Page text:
I’m on a mission! I found some new Church Records!

Church records are probably my favorite documents.  Even though a lot of the information is not quite accurate, they are full of clues and fun to read!

I love Baptismal records that indicate “supposed father.”  I love marriage records that indicate one party (or both) were widowed and I love death records that give the cause of death.

On Saturday, I just found the database for a Church that no longer exists, and I found it 20 minutes before closing time!  Know what makes for a long weekend?  No access to those Church records!  Today, I was on a mission!

My mission was to spend as long as I can, with my computer next to me, searching for those I know were either married or buried in this town that I’ve not been able to find. I’d decided to head right to the source.  The Philip Schaff Library. At the Lancaster Theological Seminary. Second Floor is one of the best kept secrets for church records ~ The Evangelical and Reformed Historical Society. I love this place, and I’m usually the only person using the records when I’m there.

The day was beautiful and I walked the 8 blocks rather than drive.  it was a no brainer, even carrying my laptop!  Photo ops abounded! The cars happened to be gone from the front of this row of homes, giving me a good opportunity to take a great picture of some Lemon Street Homes, one block from my destination.

On the campus of the Seminary is probably one of the prettiest buildings, and of course the clouds and sky didn’t hurt the picture at all.  Any angle you photograph the Lark Building from would be the right one.  This building was built in 1894 and gets more beautiful every time I see it!

Now let’s get back to my purpose for the walk ~ Church Records!  I had been looking for the records of the St. Paul Reformed Church’s congregation, but thought I’d been overlooking the books.  Everytime I filed Church books (as part of my volunteer responsibilities) I’d look and never find anything!  There was a reason.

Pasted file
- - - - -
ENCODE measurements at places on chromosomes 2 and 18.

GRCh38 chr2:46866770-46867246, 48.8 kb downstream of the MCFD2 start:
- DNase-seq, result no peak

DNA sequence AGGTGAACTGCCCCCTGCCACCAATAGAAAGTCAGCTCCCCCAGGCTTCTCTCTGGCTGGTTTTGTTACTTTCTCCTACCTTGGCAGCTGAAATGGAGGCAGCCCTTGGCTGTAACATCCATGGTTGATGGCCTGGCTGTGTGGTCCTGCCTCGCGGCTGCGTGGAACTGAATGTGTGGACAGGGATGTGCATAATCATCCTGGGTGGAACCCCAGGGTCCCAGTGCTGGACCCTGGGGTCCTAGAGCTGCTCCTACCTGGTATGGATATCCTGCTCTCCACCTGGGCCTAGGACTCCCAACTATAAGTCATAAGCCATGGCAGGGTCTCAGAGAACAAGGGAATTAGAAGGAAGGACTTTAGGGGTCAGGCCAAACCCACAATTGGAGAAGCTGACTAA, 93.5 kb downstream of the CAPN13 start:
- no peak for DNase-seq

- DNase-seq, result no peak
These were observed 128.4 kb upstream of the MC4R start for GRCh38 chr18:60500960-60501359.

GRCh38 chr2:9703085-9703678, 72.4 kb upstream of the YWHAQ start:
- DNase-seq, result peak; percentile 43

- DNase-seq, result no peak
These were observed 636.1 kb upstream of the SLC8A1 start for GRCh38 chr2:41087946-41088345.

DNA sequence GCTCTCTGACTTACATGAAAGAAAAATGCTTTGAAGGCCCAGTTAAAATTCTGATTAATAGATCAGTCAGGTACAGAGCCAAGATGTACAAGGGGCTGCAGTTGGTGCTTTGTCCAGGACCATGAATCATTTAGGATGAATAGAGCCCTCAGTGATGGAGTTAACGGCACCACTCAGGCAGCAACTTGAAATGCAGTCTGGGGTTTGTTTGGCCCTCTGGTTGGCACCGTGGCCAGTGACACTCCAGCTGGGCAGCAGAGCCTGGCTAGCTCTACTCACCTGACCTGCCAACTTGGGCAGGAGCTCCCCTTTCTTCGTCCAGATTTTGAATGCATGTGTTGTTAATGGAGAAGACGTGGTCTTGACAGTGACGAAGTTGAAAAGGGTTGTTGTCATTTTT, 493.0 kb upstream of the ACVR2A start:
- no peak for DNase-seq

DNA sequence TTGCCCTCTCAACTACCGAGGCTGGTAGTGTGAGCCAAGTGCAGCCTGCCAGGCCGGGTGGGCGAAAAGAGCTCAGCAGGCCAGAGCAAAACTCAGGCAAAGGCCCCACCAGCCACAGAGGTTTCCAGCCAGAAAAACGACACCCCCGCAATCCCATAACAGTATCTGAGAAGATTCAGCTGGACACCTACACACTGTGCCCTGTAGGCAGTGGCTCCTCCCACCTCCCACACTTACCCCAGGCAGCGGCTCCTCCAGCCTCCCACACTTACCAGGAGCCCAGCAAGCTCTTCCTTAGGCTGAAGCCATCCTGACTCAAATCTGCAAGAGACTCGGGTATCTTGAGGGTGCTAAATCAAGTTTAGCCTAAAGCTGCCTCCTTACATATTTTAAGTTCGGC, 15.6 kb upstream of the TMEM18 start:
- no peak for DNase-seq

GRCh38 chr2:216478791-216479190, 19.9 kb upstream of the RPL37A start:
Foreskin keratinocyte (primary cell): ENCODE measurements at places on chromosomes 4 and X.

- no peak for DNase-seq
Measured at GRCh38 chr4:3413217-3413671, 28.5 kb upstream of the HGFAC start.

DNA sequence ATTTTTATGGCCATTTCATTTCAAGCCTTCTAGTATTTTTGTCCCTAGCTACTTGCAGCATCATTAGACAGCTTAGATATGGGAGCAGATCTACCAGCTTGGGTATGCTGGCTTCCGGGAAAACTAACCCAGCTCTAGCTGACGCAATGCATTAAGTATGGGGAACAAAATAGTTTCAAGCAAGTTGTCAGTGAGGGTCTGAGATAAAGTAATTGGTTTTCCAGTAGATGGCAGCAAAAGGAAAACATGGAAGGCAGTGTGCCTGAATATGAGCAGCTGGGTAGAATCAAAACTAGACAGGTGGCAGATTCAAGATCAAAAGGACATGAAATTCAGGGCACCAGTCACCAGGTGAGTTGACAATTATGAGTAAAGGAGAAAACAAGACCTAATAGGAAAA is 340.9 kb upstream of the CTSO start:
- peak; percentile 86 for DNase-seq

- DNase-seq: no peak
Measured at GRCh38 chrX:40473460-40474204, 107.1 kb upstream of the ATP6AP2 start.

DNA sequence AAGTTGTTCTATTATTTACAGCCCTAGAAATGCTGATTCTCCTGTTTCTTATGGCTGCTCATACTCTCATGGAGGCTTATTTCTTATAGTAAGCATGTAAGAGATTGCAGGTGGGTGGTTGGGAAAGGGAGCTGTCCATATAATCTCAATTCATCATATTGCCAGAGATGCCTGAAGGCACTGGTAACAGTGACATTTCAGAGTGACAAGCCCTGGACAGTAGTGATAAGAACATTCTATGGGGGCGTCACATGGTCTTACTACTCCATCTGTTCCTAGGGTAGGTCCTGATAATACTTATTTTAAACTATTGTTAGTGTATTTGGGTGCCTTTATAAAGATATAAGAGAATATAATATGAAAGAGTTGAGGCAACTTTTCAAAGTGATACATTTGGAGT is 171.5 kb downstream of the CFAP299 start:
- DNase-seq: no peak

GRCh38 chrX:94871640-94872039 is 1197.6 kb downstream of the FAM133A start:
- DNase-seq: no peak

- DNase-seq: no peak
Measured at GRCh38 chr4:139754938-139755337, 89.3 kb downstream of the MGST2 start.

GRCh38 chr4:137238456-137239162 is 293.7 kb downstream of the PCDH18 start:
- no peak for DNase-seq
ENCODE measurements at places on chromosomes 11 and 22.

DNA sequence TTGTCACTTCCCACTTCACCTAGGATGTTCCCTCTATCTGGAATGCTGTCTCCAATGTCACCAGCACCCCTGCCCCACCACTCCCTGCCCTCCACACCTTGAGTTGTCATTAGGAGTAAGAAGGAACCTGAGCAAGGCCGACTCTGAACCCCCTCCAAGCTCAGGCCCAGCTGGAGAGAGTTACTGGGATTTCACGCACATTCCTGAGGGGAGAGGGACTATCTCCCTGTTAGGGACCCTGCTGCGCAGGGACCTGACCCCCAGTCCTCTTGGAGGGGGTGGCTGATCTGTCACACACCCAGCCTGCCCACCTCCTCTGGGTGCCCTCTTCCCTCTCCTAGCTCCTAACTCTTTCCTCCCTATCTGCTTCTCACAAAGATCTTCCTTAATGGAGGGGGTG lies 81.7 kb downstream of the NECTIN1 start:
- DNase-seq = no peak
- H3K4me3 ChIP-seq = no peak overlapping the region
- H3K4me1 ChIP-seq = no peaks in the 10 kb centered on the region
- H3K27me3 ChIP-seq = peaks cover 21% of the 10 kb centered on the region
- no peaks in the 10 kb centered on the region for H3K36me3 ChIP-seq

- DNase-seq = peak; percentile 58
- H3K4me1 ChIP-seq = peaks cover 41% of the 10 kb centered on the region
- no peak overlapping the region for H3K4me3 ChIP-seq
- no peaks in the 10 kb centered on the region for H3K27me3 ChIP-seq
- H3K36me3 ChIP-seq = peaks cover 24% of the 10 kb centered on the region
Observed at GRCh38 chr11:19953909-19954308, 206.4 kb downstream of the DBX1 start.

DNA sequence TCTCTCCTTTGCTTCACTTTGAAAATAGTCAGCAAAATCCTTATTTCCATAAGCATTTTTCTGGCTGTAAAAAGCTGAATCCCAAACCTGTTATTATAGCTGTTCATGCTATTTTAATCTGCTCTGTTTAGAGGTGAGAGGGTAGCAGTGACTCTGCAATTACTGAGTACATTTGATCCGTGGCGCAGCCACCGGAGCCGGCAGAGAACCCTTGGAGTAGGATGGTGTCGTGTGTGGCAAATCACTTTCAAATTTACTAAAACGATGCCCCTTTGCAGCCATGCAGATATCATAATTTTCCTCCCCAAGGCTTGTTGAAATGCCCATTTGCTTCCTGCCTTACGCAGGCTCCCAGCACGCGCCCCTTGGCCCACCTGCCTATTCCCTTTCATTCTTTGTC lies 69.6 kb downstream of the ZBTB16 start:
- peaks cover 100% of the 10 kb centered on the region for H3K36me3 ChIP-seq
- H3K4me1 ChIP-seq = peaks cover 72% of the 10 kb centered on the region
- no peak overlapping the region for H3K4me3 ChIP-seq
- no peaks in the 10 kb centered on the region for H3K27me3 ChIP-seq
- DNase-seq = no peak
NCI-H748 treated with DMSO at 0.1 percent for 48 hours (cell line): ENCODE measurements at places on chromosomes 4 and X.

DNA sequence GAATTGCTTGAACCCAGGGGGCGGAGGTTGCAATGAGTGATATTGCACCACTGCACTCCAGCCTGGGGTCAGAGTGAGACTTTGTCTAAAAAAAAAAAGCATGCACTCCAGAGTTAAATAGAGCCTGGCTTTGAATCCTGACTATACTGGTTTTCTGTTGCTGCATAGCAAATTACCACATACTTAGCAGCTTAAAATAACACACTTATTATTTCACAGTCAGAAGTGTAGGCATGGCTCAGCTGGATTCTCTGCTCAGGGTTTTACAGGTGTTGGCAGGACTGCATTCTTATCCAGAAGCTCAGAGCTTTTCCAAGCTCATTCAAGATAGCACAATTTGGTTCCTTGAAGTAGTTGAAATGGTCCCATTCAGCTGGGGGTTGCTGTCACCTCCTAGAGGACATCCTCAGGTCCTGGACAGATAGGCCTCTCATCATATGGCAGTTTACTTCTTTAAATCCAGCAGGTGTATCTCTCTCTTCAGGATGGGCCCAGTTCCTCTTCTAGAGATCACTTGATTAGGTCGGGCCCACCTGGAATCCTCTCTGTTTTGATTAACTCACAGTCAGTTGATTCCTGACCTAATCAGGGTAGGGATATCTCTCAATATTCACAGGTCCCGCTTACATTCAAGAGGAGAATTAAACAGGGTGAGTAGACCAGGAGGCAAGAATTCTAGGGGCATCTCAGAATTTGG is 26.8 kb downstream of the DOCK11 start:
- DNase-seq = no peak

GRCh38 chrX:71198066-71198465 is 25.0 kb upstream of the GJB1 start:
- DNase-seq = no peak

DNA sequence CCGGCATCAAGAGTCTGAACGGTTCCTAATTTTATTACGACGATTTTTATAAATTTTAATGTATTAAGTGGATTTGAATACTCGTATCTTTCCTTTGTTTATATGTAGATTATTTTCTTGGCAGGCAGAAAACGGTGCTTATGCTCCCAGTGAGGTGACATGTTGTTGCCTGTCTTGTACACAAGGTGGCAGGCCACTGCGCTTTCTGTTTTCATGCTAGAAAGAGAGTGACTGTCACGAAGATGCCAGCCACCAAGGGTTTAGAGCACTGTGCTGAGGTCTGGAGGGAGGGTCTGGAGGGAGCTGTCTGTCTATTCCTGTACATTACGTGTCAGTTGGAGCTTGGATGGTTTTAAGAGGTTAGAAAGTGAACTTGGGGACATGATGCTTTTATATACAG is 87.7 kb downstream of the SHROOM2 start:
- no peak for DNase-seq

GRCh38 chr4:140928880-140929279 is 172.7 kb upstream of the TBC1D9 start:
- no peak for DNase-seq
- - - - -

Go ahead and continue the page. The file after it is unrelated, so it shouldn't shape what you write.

The records were on microfilm!  Who would have thought?  Well, I found them Saturday and they had a lot of names that I’ve been looking for in them and I didn’t have a chance to go through the microfilm with a fine tooth comb.

Since I’d rather look at books than microfilm, I decided to go to the source and look at the records there.  And the source didn’t let me down!  I got to look at the original records, page by page by page.  My idea of nirvana.

Death Records for the year 1851

Death Records for the year 1851

Rather than print each page with one of “my names” on it, I photographed each page in it’s entireity, and then cut the photo enhanced, information I needed.  Works for me.  An example of that is below.  I can now paste it on a word document and add it to the file it belongs in.  Saves the printing cost and helps to save a tree.

Death Record for Abraham Cole, 1864

Death Record for Abraham Cole, 1864

All in all,  three hours at the library was a good one.  I came home with over 60 images loaded on my camera, and a lot of loose ends tied up.  I also had a wonderful walk through the beautiful streets of Lancaster.

Ah!  The Perfect Life. . . . for three hours, anyway, and then I got the news about Katrinka.

See my preceding post and weep with us for our companion that is no longer with in our home.

It’s a checks and balance system ~ joy and grief, good and bad.  I experienced all of those emotions today.


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